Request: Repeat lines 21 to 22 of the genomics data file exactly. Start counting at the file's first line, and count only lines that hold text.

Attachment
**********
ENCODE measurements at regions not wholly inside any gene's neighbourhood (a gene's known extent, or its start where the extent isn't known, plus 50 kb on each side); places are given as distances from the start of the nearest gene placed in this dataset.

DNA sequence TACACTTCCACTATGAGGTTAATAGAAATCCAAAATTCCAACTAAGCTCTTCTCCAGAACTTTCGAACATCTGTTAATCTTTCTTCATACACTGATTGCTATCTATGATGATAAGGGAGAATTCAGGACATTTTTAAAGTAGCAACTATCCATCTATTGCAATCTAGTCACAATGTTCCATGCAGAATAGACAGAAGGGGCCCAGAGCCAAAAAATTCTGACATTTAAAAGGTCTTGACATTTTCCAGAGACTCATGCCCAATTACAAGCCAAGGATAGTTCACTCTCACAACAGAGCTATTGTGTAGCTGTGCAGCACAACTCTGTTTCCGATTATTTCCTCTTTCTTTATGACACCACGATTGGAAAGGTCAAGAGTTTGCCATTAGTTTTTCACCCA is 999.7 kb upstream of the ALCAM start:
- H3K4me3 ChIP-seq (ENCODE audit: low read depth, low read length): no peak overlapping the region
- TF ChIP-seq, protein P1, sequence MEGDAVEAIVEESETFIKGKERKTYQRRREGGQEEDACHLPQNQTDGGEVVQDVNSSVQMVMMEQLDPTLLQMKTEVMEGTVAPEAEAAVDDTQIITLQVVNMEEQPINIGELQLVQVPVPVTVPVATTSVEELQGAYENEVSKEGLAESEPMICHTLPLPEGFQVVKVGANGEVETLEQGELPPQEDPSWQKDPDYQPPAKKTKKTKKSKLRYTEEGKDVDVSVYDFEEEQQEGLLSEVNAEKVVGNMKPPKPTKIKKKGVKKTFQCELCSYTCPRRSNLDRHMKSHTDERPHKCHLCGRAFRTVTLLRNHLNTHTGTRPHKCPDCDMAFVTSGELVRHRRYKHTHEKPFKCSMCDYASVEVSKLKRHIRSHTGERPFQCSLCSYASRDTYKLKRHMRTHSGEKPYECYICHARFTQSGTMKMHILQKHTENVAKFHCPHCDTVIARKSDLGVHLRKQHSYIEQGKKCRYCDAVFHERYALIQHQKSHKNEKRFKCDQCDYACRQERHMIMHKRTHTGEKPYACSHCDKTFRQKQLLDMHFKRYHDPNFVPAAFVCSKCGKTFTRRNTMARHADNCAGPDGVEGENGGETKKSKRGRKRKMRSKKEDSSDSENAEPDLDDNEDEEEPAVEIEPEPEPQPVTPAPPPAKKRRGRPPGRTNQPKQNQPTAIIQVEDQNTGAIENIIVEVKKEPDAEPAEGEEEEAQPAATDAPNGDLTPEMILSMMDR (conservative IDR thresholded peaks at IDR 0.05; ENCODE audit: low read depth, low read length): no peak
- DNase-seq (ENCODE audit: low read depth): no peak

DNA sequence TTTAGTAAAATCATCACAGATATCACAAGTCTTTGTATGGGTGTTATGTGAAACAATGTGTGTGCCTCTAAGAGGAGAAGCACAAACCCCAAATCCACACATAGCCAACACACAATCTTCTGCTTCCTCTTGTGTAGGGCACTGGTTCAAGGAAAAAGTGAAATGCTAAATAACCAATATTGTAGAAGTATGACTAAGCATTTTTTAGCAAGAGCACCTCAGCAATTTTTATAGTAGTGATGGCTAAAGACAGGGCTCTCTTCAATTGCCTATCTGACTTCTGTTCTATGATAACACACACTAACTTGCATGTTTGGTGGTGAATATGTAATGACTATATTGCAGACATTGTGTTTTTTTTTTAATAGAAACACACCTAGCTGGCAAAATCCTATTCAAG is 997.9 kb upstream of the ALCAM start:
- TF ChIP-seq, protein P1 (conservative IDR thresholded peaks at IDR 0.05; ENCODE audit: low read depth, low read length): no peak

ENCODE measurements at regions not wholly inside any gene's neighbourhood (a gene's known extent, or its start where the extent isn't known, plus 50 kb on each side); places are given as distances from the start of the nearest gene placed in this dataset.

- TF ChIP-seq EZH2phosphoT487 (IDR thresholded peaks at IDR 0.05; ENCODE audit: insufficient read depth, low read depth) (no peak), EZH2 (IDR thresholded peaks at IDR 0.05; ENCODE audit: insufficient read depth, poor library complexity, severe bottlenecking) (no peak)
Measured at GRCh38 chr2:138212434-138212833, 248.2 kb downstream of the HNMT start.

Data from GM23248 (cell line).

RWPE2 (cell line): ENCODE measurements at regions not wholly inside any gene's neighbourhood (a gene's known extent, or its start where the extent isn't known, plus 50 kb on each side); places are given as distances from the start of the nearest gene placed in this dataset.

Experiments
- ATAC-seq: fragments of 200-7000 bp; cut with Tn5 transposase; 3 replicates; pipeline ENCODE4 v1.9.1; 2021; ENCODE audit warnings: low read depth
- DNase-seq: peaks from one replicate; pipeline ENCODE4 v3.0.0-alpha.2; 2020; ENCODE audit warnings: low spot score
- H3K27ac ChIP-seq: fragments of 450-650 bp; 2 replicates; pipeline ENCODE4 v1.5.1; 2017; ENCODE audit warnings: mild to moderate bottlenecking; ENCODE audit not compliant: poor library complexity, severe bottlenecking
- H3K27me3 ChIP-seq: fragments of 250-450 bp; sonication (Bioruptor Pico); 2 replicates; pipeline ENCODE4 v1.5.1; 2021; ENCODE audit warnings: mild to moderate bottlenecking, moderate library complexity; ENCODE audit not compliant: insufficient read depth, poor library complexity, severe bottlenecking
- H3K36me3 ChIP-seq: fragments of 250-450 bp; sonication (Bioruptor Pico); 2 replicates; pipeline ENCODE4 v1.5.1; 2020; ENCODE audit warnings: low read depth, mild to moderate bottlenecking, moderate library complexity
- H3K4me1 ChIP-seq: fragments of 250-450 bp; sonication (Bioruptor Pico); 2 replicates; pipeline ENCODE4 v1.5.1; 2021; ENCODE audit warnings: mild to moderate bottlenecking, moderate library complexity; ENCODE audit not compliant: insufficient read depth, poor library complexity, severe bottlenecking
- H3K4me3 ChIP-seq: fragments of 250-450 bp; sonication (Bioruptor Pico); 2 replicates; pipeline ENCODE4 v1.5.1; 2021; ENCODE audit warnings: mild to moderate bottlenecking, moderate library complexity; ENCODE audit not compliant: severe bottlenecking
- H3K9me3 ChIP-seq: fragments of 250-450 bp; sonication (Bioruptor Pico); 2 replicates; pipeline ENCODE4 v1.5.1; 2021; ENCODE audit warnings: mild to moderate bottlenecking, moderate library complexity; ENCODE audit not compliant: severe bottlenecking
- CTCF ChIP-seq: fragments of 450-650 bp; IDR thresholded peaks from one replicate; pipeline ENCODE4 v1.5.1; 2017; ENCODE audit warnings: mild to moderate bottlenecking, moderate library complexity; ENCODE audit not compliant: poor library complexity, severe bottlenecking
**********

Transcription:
- H3K9me3 ChIP-seq: fragments of 250-450 bp; sonication (Bioruptor Pico); 2 replicates; pipeline ENCODE4 v1.5.1; 2021; ENCODE audit warnings: mild to moderate bottlenecking, moderate library complexity; ENCODE audit not compliant: severe bottlenecking
- CTCF ChIP-seq: fragments of 450-650 bp; IDR thresholded peaks from one replicate; pipeline ENCODE4 v1.5.1; 2017; ENCODE audit warnings: mild to moderate bottlenecking, moderate library complexity; ENCODE audit not compliant: poor library complexity, severe bottlenecking